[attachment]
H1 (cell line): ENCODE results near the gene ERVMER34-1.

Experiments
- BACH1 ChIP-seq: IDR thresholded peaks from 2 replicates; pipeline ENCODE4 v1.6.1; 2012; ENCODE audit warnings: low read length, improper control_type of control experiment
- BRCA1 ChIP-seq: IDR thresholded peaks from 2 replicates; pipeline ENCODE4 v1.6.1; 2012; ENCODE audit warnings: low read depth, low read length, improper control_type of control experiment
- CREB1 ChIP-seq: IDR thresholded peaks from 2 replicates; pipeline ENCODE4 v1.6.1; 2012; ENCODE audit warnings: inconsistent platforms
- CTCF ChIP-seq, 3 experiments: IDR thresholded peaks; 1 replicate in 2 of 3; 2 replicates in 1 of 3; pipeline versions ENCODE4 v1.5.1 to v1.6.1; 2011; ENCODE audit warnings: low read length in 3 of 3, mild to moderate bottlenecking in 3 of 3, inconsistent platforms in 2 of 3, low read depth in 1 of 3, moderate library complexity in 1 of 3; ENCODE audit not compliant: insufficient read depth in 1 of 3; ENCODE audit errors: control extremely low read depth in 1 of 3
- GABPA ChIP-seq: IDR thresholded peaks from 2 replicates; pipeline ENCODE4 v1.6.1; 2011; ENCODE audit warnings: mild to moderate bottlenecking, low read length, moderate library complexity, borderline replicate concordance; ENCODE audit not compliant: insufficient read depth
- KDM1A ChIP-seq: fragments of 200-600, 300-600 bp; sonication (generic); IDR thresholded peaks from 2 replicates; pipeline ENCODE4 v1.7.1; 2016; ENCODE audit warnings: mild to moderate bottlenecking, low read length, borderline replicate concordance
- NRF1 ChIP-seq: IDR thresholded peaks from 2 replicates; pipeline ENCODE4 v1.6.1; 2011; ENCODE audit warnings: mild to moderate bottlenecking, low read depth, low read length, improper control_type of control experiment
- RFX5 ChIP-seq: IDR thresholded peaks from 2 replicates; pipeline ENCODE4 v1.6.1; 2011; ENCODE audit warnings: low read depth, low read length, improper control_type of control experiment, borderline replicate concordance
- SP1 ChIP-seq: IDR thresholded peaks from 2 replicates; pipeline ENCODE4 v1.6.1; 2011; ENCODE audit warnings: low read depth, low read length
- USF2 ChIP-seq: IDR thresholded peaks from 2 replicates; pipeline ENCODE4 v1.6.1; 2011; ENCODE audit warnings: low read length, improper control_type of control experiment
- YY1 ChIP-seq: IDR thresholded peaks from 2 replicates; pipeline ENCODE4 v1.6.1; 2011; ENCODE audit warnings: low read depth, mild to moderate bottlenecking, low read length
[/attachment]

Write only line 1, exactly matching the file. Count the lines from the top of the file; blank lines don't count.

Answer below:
H1 (cell line): ENCODE results near the gene ERVMER34-1.